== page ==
Yik Yak Sweeps Cortland

“Yik Yak” Sweeps Cortland

*This article originally appeared in a September 2014 issue of The Dragon Chronicle

Walking through campus this past week, you may have noticed fellow students scrolling through a new mint-green application on their smartphones.

Yik Yak, a social media platform available on iPhone and Android devices, functions as an “internet billboard,” of sorts, claiming to provide users with a “live feed of what people are saying around you.” Labeled by some in the internet community as “the most dangerous app in the world,” Yik Yak users are completely anonymous, as the content appearing on a user’s screen is organized solely upon geographic location as opposed to the traditional name-based systems of other platforms.

A user can post a message of up to 200 characters that other “Yackers” within a 1-10 mile radius can respond to and comment on. In addition, users can “up vote” or “down vote” another user’s posts based on humor, insightfulness, and mutual agreement on specific social conventions.

Posts tend to be relatable to the campus community as a whole. A “Yak” appearing on the Cortland feed last week told users of a “cop posted up by the stadium field,” warning them to “look out.” Other posts appearing on the site deal with popular topics around campus, such as Cortland’s new email system, dining services, and specific classes and professors.

In addition to local posts created by Cortland students for Cortland students, users can view the Yaks of other campuses such as Harvard and Stanford, as well as fictional ones such as Hogwarts from the popular Harry Potter book series.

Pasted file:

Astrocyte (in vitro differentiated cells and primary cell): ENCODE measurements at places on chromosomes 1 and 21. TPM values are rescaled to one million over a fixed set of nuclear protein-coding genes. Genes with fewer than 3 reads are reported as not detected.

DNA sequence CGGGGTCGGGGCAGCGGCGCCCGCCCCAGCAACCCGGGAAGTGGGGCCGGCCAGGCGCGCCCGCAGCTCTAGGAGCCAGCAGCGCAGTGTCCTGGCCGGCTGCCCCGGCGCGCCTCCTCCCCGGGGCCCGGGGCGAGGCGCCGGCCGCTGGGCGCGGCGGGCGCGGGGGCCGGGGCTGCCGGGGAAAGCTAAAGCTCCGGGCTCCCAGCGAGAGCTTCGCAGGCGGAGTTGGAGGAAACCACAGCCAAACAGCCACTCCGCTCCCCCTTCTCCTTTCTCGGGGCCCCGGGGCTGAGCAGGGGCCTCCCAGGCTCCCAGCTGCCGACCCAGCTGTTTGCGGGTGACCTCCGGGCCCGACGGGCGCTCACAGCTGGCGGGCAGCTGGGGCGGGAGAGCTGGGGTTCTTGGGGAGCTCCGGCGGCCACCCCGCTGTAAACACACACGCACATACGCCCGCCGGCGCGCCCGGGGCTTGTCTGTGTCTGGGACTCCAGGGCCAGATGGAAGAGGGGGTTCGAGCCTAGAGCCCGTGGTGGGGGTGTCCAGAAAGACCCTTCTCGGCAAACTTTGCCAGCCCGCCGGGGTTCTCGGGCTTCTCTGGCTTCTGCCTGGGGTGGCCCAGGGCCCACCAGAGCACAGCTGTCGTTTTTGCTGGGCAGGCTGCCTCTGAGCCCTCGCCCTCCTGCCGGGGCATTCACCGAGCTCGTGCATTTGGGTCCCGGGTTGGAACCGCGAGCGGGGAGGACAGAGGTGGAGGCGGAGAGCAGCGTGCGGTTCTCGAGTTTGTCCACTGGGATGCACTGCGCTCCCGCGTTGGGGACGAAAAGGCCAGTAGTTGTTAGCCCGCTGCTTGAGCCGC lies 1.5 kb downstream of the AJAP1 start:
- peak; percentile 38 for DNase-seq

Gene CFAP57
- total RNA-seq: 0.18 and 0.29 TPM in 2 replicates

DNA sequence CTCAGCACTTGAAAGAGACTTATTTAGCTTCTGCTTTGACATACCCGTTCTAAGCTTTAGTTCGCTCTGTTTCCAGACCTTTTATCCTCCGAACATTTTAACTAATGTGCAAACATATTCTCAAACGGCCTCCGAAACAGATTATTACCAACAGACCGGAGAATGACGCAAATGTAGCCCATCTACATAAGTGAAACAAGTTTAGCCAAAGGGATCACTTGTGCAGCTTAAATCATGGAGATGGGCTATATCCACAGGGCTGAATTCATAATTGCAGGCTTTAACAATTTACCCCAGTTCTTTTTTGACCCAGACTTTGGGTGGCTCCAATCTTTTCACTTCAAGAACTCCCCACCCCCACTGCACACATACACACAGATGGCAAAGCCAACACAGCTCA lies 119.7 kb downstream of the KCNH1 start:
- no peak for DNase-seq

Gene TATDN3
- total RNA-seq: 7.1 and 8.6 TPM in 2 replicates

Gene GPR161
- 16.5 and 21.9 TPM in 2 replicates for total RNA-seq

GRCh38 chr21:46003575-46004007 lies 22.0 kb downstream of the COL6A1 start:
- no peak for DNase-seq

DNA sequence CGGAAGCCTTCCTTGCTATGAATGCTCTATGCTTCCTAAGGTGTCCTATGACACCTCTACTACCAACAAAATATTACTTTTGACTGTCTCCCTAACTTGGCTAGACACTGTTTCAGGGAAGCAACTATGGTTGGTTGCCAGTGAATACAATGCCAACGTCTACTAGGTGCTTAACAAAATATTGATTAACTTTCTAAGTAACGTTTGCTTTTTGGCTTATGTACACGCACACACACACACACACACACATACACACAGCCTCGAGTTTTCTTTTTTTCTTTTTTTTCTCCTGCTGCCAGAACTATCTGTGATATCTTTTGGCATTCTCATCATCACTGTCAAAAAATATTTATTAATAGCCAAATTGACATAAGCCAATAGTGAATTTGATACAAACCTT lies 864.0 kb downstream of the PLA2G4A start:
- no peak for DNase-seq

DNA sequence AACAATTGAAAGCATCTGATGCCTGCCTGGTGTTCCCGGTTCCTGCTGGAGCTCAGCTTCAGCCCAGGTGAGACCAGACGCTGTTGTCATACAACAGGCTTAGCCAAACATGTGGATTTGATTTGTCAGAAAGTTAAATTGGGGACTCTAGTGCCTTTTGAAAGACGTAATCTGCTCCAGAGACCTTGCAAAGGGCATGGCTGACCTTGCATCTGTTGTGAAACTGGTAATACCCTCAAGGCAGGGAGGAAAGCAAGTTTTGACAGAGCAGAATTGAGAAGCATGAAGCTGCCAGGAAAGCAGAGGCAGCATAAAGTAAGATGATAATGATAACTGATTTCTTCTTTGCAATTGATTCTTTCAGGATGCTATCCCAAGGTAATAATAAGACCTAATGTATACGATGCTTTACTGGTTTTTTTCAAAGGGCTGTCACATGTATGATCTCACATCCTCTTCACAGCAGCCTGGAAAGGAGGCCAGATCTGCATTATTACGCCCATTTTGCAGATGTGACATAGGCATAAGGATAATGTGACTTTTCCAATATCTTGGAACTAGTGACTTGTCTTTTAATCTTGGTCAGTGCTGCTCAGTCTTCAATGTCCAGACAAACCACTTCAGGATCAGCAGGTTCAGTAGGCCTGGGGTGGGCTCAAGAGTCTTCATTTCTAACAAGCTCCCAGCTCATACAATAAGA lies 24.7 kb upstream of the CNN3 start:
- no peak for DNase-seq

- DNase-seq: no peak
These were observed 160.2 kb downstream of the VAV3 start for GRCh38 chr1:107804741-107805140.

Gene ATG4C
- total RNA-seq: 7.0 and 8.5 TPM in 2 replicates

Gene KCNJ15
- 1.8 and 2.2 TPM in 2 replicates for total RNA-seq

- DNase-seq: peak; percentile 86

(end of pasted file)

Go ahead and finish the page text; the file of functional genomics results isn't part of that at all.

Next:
But what is it about this app—as opposed to the hundreds of others available to college students—that makes some so wary and apprehensive? Could the anonymity of Yak provide a threat to the well-being of the entire campus community?

Despite prohibitions against bullying and a zero-tolerance policy against posting phone numbers, Yak really doesn’t do much to filter what any particular user might say. Though individual posts can be reported and repeated violations can get a user banned, the college-geared community Yak creates tends to be overtly sexual in nature and often can be hateful, judgmental, and simply inaccurate.

Yak is, quite simply, unapologetically and completely shaped by its users.

Jokes, oftentimes hurtful in nature, are spread across this “bulletin board” for the entire campus to see, and occasionally boundaries are violated. A user, protected by his or her anonymity, can post any idea, label, or comment about another person and, regardless of the statement’s accuracy, it will appear before the entire campus to see.

Cyber bullying is an issue that continues to expand in relevance as we diversify the social media platforms we use. Aside from its potentially harmful effects on the social aspects of a community, Yak also presents other, potentially serious problems: last week, a high school in Massachusetts was evacuated twice due to bomb threats made anonymously over Yak.

At its best, Yak is a way for the community to engage, connect, and vibe together. At its worst, it’s a shallow series of lies, judgments, and consent violations that paint a negative portrait of our school and the community we’ve created.

Social Media applications such as Yak can be enjoyed, but they must be enjoyed responsibly. Let’s be sure that the Cortland we embody is one we’re proud of.

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